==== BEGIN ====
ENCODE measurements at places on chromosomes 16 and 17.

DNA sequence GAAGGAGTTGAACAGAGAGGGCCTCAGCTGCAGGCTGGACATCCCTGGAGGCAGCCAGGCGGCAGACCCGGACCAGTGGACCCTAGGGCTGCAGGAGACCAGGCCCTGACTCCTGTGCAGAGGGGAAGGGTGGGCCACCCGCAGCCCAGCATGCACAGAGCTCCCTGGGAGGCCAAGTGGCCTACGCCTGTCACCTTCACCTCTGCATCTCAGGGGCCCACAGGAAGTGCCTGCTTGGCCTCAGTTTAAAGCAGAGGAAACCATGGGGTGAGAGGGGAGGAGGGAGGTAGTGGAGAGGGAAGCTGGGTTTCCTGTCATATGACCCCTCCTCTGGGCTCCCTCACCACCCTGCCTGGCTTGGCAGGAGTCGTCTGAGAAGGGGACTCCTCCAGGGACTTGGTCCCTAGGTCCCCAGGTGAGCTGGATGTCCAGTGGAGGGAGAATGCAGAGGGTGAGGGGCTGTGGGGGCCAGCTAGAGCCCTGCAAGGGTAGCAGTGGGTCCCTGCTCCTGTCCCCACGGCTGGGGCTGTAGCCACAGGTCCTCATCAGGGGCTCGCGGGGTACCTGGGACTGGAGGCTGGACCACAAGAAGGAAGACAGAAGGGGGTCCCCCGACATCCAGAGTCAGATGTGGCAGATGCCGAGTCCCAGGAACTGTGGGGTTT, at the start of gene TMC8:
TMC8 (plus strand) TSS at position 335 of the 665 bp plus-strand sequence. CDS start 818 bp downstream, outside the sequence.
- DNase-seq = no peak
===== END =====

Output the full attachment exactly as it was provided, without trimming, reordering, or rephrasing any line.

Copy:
ENCODE measurements at places on chromosomes 16 and 17.

DNA sequence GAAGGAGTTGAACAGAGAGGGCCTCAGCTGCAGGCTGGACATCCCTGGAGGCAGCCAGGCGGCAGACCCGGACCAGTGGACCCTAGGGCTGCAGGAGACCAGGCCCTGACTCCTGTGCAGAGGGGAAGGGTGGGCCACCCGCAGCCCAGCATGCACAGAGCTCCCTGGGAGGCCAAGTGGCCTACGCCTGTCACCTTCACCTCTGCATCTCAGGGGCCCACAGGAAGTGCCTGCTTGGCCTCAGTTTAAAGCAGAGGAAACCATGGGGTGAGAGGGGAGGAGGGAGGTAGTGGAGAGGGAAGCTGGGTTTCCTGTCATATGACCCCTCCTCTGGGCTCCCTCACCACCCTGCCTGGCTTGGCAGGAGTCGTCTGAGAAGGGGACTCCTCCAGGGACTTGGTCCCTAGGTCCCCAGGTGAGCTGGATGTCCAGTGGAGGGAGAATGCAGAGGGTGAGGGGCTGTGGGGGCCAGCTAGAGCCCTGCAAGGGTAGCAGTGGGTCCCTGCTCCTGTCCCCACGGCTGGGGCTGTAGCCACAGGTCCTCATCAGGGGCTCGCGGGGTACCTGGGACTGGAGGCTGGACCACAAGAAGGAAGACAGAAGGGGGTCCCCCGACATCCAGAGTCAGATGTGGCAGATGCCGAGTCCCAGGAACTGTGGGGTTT, at the start of gene TMC8:
TMC8 (plus strand) TSS at position 335 of the 665 bp plus-strand sequence. CDS start 818 bp downstream, outside the sequence.
- DNase-seq = no peak